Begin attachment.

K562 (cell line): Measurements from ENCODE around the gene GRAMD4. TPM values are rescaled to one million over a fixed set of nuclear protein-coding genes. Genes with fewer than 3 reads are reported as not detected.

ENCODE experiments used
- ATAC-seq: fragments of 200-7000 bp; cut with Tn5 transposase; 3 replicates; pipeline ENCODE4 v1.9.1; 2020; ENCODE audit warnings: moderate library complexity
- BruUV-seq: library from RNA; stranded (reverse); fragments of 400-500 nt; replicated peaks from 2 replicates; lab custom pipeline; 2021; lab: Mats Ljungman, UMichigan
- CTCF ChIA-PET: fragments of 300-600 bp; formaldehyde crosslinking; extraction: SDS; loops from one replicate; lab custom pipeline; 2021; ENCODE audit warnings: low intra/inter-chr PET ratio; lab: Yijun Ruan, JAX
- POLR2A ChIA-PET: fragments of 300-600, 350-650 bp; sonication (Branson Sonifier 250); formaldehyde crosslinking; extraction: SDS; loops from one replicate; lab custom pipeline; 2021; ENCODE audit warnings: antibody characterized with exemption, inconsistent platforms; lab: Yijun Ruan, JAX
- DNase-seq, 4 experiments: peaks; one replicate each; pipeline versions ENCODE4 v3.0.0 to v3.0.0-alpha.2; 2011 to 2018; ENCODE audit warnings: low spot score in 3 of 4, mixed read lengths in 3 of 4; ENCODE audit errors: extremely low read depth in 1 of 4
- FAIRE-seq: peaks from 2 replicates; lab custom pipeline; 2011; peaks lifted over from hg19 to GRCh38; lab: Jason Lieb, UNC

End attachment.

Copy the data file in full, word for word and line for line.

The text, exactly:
K562 (cell line): Measurements from ENCODE around the gene GRAMD4. TPM values are rescaled to one million over a fixed set of nuclear protein-coding genes. Genes with fewer than 3 reads are reported as not detected.

ENCODE experiments used
- ATAC-seq: fragments of 200-7000 bp; cut with Tn5 transposase; 3 replicates; pipeline ENCODE4 v1.9.1; 2020; ENCODE audit warnings: moderate library complexity
- BruUV-seq: library from RNA; stranded (reverse); fragments of 400-500 nt; replicated peaks from 2 replicates; lab custom pipeline; 2021; lab: Mats Ljungman, UMichigan
- CTCF ChIA-PET: fragments of 300-600 bp; formaldehyde crosslinking; extraction: SDS; loops from one replicate; lab custom pipeline; 2021; ENCODE audit warnings: low intra/inter-chr PET ratio; lab: Yijun Ruan, JAX
- POLR2A ChIA-PET: fragments of 300-600, 350-650 bp; sonication (Branson Sonifier 250); formaldehyde crosslinking; extraction: SDS; loops from one replicate; lab custom pipeline; 2021; ENCODE audit warnings: antibody characterized with exemption, inconsistent platforms; lab: Yijun Ruan, JAX
- DNase-seq, 4 experiments: peaks; one replicate each; pipeline versions ENCODE4 v3.0.0 to v3.0.0-alpha.2; 2011 to 2018; ENCODE audit warnings: low spot score in 3 of 4, mixed read lengths in 3 of 4; ENCODE audit errors: extremely low read depth in 1 of 4
- FAIRE-seq: peaks from 2 replicates; lab custom pipeline; 2011; peaks lifted over from hg19 to GRCh38; lab: Jason Lieb, UNC